Gott läßt sich keinen Baum in den Himmel wachsen
the Lord sees to it that the trees do not grow into the sky.
I am closer to the Permanent Portfolio than I was before last year. All in all it was interesting reading the purity of purpose in my seven-year younger self – investing is all about return, about getting ahead. It was then, for me.
I could be more aggressive with the security of the DB pension floor to my income, but I am still a relatively young retiree and the value in my ISA holdings is in defending me against longer term hazards like inflation, so I should perhaps be more respectful of its value to me, and take less risk. It’s instructive to look back nearly 10 years at my younger self when I wrote about the PP last
Back then, I was in the final straight to retire. Fixed interest is the rescaled annual amount of my DB pension at 60 after tax (because I don’t giveashit about what I don’t see, it isn’t useful value to me). It was over half my networth. It has more or less stayed the same in real terms, but I have forced that beggar back to 30% of my asset allocation. Which is OK for a deadbeat who is considered ‘economically inactive’ by Her Majesty’s government. Yes I have earned lousy amounts here and there, but never amounting to more than 10% of my erstwhile salary, and most years less. The magenta part of the Pac-Man swelled, not only to match the cyan pie, but also to fund my life over nine years, spaff more on a house and fund the other 33% in gold and cash. At current valuations, it’s not inconceivable that it falls to half, but the problem is in calling when 😉
It is easier to derisk after having taken a win from one last Covid crash hurrah than if it had all gone titsup. While I am less exposed to the markets now, all that cash exposes me to inflation and currency risk. An obvious move would be to take half of it and buy gold over a period. I would still have less than Harry in cash and gold, but the balance would be better. Harry Browne was a 1970s USA guy. I am also not in the USA, and 50 years have rolled by. The West is not cock of the rock and insulated from China and Russia, it was still in the ascendant in his time (the UK was further along the Imperial downslide than the US is now).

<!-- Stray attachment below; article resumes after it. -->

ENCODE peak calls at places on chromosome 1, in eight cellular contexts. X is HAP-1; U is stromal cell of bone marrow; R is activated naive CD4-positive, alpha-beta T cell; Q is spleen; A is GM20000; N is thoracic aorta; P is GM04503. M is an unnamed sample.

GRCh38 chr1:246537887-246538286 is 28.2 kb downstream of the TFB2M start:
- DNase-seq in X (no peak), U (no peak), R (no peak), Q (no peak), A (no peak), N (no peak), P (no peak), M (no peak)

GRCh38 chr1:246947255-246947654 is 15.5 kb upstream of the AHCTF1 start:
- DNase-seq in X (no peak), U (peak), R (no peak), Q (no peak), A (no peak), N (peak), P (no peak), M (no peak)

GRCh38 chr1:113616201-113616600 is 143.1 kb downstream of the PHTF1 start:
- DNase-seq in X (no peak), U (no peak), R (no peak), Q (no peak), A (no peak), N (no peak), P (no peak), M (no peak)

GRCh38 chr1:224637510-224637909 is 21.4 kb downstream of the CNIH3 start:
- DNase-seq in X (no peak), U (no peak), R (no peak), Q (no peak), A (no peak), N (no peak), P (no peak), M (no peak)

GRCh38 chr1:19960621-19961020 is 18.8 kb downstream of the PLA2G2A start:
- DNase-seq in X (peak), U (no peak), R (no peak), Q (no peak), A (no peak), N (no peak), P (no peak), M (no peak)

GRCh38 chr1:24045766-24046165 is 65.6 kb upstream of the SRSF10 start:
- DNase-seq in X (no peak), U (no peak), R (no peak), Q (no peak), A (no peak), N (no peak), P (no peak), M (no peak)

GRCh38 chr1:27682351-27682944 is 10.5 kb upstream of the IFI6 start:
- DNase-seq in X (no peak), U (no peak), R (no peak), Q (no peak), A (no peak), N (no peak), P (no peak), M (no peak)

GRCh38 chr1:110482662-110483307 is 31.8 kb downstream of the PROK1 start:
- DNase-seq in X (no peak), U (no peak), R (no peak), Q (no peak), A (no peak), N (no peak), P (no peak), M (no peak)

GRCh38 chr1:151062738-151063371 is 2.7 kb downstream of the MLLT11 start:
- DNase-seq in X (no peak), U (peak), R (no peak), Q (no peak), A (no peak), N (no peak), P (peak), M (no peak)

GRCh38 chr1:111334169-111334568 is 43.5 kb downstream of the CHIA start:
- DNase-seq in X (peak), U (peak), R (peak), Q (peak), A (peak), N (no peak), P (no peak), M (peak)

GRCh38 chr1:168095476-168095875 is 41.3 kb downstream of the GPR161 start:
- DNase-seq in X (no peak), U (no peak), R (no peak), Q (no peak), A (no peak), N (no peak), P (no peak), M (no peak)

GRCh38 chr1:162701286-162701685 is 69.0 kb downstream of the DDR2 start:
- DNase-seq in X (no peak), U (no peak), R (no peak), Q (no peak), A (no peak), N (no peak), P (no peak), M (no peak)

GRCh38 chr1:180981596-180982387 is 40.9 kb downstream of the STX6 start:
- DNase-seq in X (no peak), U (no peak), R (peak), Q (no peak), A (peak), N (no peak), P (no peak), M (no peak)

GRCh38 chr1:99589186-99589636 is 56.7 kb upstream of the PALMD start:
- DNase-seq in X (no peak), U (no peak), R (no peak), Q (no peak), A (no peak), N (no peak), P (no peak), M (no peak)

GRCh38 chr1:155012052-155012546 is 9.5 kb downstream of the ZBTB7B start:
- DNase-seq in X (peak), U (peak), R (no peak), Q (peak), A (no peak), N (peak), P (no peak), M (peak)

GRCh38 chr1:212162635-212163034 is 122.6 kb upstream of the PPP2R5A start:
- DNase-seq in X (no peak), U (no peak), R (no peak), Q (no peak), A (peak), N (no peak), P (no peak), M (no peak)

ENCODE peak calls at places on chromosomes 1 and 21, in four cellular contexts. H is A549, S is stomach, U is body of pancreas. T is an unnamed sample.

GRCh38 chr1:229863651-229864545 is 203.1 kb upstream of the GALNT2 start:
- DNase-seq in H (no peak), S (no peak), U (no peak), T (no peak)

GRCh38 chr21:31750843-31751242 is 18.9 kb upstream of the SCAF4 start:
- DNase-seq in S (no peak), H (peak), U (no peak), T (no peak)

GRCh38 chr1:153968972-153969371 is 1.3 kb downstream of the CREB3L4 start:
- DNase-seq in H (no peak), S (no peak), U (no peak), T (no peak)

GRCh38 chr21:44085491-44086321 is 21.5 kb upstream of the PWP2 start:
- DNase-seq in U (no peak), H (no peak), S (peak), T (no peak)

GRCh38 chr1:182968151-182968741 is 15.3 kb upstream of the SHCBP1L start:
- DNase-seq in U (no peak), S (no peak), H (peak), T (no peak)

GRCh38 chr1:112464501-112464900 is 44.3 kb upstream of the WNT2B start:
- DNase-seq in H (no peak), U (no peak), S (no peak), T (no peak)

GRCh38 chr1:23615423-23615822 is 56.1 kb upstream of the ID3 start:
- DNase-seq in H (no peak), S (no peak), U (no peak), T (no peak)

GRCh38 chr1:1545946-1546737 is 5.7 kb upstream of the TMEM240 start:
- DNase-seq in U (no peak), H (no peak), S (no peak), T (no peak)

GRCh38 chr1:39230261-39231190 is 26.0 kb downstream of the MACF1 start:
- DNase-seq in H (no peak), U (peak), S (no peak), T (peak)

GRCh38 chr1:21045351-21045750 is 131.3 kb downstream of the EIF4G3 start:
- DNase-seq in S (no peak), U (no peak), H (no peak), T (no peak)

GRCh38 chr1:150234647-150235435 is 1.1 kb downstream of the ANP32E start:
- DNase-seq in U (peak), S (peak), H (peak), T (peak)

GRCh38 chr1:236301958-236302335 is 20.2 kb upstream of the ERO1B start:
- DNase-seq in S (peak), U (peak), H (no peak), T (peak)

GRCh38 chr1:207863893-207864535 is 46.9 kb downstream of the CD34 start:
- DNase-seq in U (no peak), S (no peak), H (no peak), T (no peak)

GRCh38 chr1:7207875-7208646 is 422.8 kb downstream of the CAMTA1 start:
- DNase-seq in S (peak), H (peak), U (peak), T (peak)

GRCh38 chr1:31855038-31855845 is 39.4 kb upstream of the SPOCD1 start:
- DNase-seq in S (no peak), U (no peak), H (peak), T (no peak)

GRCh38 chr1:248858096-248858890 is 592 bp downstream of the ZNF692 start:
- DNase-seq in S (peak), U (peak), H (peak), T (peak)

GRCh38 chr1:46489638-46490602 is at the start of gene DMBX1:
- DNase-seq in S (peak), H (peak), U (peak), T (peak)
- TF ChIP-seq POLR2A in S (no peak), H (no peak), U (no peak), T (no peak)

There’s some hazard in having gold as the only non-fiat currency store of value – surely there are others, but I can’t think of any that I trust. I did give a short consideration to Monevator’s ‘should you own bitcoin in your portfolio‘ and thought – intellectually the answer is probably yes, but bollocks to all that. I should probably own a BTL or two but, well, bollocks to all that as well. I’d rather do bitcoin than go there.
the Vanguard Borg
I should take a leaf from AlCam’s book and switch out of Charles Stanley to Vanguard’s ISA for my standby ISA account. I shouldn’t increase iWeb any more – they are attractive because there are zero fees if you don’t hold OEICs and you don’t trade, which suits my general activity pattern well. CS charges 0.35% as a platform fee, which begins to irk me as the account increases in size. Vanguard charges 0.15%. There’s nothing racy in there. I hold a L&G world exUK fund in there and a L&G FTSE250 ex ITs fund. I favoured L&G over Vanguard to diversify away from Vanguard – I have a lot of VWRL and had way too much VUKE. I can accept the risk of Vanguard going titsup now because the great lump of VUKE is gone. Vanguard offer a serviceable replacement for the L&G Dev World exUK fund and a FTSE250 fund albeit without the ex-investment trusts tilt.